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The Chan Zuckerberg Initiative is set to change science after acquiring a Toronto start-up

 

Written by Meryam al-waadh

Machine learning is quickly becoming a topic of general discussion, a topic that isn’t only reserved for data scientists and programmers, a topic that could very well become the next big thing.

It is the branch of artificial intelligence where computers and machines analyze large data sets and from which predict or provide relevant information, without being explicitly programmed to do so. With the increase of data and information in most fields of study, there is a challenge in organizing the data into a format that would provide results.

To better paint a picture of the vast amount of data we are dealing with, consider a phone book that gets updated every minute with phone numbers from individuals across the globe with no apparent order or pattern.

A single person or even a team of experts would require a long time organizing and predicting the pattern of how to organize future entries into the phone book. Machine learning would be implemented here, by creating a single line of code (an algorithm) to organize the current entries within the phone book, create an index and predict the pattern in which future entries would be entered into the phone book (i.e., alphabetical order).

Now consider this example of a large unmanageable data set, currently scientific knowledge published in papers and abstracts has become difficult to track and keep up to date. In the field of biomedicine alone, researchers publish up to 4,000 papers every day, although this represents a wealth of information it also presents a challenge in organizing all this information and allowing it to be tracked.

In comes Meta Inc., the Toronto start-up that utilized machine learning to sift and organize the information, ensuring that all scientific papers will be available to the scientific community allowing for increased access and sharing of information. Meta Inc., was recently acquired by the Chan-Zuckerberg Initiative and it has become an excellent example of the importance of machine learning and its implications for the future.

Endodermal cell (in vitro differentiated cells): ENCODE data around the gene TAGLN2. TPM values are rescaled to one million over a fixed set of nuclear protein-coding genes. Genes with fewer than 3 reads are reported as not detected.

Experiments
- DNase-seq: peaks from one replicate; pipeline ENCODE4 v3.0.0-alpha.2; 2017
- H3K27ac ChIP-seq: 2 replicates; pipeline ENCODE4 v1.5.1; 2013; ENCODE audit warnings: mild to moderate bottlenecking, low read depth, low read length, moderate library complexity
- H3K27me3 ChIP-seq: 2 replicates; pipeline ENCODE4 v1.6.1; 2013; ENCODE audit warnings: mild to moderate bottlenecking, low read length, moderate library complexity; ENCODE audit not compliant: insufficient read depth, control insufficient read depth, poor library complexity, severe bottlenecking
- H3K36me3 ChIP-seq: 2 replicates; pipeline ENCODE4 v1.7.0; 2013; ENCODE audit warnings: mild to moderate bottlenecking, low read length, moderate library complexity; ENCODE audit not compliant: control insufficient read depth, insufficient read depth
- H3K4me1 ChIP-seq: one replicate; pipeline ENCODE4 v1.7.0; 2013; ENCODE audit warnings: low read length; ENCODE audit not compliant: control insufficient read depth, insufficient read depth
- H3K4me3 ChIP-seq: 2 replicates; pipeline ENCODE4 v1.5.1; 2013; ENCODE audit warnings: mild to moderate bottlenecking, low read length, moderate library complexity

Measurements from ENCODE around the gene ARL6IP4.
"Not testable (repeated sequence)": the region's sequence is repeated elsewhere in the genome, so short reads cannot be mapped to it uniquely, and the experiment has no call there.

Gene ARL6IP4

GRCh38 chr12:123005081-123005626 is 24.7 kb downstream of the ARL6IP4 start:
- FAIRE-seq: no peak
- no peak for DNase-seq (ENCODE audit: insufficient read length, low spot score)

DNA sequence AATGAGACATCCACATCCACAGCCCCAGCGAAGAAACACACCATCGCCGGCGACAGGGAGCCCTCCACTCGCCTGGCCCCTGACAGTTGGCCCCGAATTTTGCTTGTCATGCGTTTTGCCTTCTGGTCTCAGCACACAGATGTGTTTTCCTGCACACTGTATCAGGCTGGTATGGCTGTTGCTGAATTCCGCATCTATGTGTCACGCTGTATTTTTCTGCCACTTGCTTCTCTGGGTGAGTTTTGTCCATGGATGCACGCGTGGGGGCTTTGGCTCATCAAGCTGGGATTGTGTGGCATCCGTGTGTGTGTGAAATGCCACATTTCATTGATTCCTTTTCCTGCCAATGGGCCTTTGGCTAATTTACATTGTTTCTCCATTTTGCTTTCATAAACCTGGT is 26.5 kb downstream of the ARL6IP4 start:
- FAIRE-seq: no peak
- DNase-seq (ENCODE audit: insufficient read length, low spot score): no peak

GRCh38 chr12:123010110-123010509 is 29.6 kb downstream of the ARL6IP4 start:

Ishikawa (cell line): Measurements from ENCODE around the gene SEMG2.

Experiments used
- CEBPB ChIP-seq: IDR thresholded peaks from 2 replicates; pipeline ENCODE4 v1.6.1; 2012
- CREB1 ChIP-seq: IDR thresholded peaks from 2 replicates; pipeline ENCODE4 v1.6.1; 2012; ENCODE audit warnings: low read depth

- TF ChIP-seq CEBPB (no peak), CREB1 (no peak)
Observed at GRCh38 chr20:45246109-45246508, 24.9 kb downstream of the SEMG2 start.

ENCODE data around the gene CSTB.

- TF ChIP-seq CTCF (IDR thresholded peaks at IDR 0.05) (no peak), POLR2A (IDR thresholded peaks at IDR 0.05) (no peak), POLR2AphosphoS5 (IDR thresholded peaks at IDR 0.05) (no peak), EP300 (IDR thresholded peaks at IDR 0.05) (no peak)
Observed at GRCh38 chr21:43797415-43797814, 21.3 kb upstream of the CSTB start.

To provide some basic background on machine learning and to further explain how it works, we start from its two main types: supervised and unsupervised learning. In supervised learning, the system is presented with a labeled data set, containing inputs and expected outputs, in this case the system will learn the rule of determining outputs.

An example of supervised learning could be used to predict car prices, where the input values would be the year the car was manufactured and the output would be the price. Using this algorithm, the system would be able to predict future car prices.

Another relevant example of supervised learning has been seen in breast cancer tumour detection, where the system can be used to detect potential malignancy of the breast tumour based on size.

The second type of machine learning is unsupervised learning where the data has no labels, no structure and no apparent order or pattern. By using unsupervised learning, we are able to run an algorithm that would “cluster” data with similar entities and identify a structure or pattern.

An example of unsupervised learning would be a Google news search engine, thousands of news articles are updated and can be clustered or grouped into sections according to a specific topic (i.e., articles on Trumps inauguration).

Machine learning is a vast and innovative field, you can think of any large database or data repository that could be updated and organized through machine learning. Studying our galaxy, studying relationships between genes and diseases, financial modeling, predicting stock prices, cybersecurity, smart cars and legal robots are just a few of the different areas that machine learning has been used in and will be used in.

With the increase in data, it will become imperative to employ machine learning, as human tracking and record keeping can only go so far.

Splash image: Flickr